I'm filling out an application and one of the questions they ask is:
Describe a non-academic challenge that you have overcome in the past 2-3 years. What did you do? What did you learn?
This was my answer:
Two years ago, I was diagnosed with Hashimoto’s thyroiditis. Being diagnosed with an autoimmune disorder like Hashimoto’s is always a strange and scary process, but for me the most difficult part was the frequent blood draws.
I have an intense fear of needles. My yearly immunizations have always been an object of dread, involving nauseating anxiety, tears, hyperventilation, dizziness, white knuckles and concerned looks from the nurse. Even my younger sister would call me a scaredy-cat.
Unfortunately, in the first year after my diagnosis, I had to get my blood drawn frequently to check how effectively my medication was regulating my hormone levels. To stay calm in the face of the waves of fear, I had to develop coping mechanisms. Staring intently at the wall, thinking distracting thoughts, and clutching tightly to the armrest were all helpful in anchoring me. If my anxiety was really running wild, I would take deep breaths and count to ten. Above all, I never let myself look at my arm while the needle was inside of it.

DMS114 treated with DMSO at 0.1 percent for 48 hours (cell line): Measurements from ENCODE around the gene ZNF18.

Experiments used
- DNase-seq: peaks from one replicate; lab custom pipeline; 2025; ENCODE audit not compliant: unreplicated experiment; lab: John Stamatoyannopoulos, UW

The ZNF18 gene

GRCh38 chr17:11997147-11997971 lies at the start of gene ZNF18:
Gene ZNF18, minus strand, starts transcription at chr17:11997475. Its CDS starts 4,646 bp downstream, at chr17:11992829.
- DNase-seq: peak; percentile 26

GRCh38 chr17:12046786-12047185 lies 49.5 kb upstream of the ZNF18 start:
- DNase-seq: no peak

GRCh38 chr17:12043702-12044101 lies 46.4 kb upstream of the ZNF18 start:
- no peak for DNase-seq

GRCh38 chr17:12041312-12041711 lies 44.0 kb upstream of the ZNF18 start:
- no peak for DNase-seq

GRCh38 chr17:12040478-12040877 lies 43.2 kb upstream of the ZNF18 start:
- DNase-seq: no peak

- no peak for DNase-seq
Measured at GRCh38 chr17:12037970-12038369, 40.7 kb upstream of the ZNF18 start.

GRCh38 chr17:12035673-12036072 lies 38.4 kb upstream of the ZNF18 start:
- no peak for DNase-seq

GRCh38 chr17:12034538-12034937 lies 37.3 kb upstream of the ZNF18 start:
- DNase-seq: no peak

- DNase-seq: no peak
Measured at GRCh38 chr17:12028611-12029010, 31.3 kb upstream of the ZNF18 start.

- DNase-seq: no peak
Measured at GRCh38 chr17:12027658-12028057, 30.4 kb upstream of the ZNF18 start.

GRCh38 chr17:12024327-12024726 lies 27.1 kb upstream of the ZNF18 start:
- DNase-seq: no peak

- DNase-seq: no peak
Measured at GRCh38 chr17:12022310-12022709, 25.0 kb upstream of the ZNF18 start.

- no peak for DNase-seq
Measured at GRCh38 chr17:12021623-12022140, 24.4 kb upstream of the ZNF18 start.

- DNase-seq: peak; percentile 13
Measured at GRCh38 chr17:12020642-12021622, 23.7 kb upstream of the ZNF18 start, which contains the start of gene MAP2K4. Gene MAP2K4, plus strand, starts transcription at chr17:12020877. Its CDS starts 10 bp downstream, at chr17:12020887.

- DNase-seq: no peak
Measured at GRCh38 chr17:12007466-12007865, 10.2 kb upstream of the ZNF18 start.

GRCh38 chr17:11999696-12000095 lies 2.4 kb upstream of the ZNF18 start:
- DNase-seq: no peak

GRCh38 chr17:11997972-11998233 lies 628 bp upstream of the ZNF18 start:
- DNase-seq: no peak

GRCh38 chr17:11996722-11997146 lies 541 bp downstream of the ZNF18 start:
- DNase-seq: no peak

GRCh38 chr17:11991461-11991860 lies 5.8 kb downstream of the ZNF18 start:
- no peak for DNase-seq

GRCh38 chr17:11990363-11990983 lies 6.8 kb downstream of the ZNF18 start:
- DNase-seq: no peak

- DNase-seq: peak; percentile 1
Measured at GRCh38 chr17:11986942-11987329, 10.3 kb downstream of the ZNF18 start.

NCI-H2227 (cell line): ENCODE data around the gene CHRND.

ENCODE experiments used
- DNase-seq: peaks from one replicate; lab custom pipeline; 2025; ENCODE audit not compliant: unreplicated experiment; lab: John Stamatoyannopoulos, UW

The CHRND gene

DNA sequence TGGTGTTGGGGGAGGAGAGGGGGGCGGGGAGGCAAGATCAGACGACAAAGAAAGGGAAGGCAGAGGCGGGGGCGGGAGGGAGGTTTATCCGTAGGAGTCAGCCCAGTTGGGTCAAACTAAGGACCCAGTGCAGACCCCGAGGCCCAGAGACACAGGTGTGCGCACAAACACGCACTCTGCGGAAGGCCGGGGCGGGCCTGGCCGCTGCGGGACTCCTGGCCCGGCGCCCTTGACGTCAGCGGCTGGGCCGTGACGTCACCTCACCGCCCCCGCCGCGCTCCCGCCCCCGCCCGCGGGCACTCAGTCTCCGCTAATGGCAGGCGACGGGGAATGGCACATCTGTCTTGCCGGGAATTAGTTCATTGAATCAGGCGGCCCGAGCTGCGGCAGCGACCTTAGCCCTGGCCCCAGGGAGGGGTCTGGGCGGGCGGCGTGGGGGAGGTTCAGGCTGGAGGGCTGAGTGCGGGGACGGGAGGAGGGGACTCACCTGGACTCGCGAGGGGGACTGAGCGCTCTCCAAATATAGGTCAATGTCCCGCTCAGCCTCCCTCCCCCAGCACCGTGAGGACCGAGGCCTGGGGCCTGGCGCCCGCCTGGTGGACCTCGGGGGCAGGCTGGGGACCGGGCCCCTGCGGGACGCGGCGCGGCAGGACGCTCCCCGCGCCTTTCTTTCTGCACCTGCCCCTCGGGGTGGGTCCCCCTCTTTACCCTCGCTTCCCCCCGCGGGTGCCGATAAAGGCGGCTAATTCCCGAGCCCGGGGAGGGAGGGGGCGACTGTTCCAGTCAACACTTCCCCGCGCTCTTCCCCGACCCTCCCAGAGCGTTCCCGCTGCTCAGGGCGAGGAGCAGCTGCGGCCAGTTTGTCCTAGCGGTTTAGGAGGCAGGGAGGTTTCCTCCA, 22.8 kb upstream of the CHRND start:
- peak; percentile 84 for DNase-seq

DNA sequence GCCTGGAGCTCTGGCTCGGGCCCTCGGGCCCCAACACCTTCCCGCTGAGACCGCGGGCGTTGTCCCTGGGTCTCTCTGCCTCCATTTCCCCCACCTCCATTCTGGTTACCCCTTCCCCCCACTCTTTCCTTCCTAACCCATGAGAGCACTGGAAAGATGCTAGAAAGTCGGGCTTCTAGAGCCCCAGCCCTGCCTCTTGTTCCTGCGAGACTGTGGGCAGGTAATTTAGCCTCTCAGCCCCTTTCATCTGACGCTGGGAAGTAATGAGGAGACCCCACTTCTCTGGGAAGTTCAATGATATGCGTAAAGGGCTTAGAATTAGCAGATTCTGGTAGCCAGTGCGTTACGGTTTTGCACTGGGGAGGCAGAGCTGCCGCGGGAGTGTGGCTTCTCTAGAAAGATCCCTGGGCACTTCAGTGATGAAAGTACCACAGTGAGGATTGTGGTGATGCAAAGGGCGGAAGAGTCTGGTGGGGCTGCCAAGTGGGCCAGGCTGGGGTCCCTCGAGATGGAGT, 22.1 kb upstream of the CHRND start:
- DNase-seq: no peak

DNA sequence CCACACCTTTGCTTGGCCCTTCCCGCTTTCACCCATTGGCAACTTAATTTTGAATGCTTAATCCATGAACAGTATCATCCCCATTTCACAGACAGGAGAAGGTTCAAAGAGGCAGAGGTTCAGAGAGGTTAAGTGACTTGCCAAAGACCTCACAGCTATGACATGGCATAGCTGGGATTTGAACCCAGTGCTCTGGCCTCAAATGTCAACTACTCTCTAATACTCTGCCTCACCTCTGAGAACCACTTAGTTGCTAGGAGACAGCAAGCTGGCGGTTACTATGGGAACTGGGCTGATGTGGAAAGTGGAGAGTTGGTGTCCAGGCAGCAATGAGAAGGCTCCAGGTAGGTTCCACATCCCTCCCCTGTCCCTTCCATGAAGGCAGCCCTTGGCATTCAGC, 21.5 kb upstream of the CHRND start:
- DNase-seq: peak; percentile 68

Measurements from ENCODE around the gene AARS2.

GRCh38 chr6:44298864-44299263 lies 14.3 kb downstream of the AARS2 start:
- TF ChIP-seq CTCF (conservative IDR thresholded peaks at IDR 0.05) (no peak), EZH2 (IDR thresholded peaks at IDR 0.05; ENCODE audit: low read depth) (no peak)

I had always had the tendency to imagine awful possibilities. I would imagine bleeding out and dying, or the needle getting stuck, or leaving me with a jagged scar. But now, I was so familiar with the routine that I immediately dismissed those fears as unreasonable. They no longer held any power over me.
While I didn’t enjoy the experience of getting my blood drawn so regularly, it did teach me an important lesson: the dangers of the imagination are much worse than the dangers of reality. Now, whenever I feel afraid, instead of spiraling into a panic, I rely on my coping mechanisms, and remind myself that whatever is going to happen, it’s probably won’t be as bad as I imagine it will be.